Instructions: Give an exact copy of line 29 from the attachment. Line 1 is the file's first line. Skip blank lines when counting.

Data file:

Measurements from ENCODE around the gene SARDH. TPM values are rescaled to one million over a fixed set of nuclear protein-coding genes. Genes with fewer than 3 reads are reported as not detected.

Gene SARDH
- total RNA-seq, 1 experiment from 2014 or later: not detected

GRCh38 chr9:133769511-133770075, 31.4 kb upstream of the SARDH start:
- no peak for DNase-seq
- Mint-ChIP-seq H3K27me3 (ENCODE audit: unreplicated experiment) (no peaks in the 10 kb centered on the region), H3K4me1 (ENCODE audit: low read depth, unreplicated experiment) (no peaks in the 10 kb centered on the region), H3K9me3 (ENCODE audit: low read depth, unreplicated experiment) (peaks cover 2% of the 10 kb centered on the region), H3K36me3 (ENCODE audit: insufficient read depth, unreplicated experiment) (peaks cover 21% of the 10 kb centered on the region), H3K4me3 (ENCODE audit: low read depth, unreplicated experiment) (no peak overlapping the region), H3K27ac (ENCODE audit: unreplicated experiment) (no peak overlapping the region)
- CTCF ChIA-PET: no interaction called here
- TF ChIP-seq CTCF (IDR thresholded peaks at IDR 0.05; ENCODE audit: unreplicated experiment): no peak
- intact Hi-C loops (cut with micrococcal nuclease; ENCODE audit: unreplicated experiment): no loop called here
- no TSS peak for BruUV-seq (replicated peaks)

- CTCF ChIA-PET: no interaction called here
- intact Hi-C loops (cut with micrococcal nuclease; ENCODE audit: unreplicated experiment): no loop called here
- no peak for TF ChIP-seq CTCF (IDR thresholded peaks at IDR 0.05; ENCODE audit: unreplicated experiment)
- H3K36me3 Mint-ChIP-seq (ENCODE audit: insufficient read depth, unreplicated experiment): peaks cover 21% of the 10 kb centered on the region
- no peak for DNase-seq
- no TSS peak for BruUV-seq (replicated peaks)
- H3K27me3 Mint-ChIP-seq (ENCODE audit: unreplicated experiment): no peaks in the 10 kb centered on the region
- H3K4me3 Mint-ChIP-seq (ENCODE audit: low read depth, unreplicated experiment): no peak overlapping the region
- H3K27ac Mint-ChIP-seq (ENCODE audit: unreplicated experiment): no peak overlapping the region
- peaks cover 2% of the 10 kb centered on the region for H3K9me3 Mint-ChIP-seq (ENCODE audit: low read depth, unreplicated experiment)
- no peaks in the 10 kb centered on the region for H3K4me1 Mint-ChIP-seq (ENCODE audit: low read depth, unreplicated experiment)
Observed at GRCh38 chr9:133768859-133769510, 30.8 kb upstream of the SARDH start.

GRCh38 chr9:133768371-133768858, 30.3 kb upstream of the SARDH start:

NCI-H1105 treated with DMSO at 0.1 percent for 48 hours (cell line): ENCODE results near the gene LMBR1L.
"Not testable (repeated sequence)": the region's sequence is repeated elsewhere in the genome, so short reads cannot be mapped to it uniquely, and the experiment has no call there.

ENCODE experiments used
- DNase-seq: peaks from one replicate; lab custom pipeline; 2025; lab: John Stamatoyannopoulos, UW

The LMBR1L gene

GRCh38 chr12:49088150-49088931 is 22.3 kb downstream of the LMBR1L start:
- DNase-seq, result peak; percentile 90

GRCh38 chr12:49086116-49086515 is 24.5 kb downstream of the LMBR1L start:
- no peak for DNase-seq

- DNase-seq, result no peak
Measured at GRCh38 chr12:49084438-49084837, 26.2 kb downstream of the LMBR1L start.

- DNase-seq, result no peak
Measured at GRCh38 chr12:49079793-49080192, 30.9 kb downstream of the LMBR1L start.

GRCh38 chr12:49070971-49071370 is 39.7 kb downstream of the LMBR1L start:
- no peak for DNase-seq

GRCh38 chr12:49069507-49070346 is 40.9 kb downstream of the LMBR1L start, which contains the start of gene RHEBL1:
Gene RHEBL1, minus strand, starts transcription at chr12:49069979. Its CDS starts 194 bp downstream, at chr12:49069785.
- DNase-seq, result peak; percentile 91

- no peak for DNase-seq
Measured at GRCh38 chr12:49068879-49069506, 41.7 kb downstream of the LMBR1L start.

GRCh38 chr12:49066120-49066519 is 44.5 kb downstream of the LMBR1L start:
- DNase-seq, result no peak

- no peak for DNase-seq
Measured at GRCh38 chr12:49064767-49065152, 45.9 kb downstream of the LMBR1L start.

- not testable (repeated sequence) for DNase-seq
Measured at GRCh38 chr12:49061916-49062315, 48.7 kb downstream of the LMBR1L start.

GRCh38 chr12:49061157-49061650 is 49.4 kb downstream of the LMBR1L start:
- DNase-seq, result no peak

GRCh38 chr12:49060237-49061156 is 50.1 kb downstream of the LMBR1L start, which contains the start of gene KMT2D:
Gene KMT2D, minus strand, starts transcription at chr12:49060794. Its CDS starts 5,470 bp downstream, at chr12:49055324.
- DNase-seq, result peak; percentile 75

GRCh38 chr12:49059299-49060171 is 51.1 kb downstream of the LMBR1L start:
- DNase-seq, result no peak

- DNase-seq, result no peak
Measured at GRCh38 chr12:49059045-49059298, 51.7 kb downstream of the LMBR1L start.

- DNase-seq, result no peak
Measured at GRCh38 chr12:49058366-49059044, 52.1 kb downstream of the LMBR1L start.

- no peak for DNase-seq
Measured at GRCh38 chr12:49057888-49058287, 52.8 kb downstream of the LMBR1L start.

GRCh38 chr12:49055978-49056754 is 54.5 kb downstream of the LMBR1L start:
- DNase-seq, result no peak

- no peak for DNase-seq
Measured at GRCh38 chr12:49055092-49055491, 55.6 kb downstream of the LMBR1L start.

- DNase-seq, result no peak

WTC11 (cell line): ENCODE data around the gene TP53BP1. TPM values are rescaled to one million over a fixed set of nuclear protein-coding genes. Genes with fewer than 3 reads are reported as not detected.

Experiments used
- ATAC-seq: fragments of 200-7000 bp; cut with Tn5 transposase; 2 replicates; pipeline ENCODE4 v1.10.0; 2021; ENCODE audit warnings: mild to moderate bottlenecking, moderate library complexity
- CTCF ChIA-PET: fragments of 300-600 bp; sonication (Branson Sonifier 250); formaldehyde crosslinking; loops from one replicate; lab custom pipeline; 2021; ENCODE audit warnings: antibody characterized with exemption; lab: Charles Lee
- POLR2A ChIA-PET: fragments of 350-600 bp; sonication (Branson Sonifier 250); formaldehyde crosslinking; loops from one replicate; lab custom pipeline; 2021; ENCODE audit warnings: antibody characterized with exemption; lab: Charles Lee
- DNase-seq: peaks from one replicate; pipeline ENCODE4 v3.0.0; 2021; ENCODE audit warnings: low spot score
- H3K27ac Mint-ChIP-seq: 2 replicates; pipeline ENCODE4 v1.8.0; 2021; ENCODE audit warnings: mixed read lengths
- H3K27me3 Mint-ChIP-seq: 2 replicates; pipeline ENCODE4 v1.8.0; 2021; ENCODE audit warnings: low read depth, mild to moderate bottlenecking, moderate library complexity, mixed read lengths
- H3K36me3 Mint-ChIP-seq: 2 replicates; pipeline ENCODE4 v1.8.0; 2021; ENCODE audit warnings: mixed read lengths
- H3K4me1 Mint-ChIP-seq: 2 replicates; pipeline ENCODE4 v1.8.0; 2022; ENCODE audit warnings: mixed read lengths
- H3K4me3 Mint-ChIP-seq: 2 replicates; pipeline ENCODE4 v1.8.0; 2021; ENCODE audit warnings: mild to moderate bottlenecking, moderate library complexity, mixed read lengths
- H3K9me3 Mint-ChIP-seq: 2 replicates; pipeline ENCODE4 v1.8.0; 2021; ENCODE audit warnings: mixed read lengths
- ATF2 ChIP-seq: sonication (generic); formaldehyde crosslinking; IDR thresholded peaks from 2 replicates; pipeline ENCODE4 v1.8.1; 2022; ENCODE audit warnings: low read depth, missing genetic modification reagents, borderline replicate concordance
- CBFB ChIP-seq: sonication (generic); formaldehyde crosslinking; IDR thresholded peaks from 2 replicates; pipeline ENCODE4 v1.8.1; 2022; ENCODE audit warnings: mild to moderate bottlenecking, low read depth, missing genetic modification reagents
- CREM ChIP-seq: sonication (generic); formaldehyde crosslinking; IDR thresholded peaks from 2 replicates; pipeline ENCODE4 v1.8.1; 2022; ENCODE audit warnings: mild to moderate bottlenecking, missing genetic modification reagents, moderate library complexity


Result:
GRCh38 chr12:49088150-49088931 is 22.3 kb downstream of the LMBR1L start: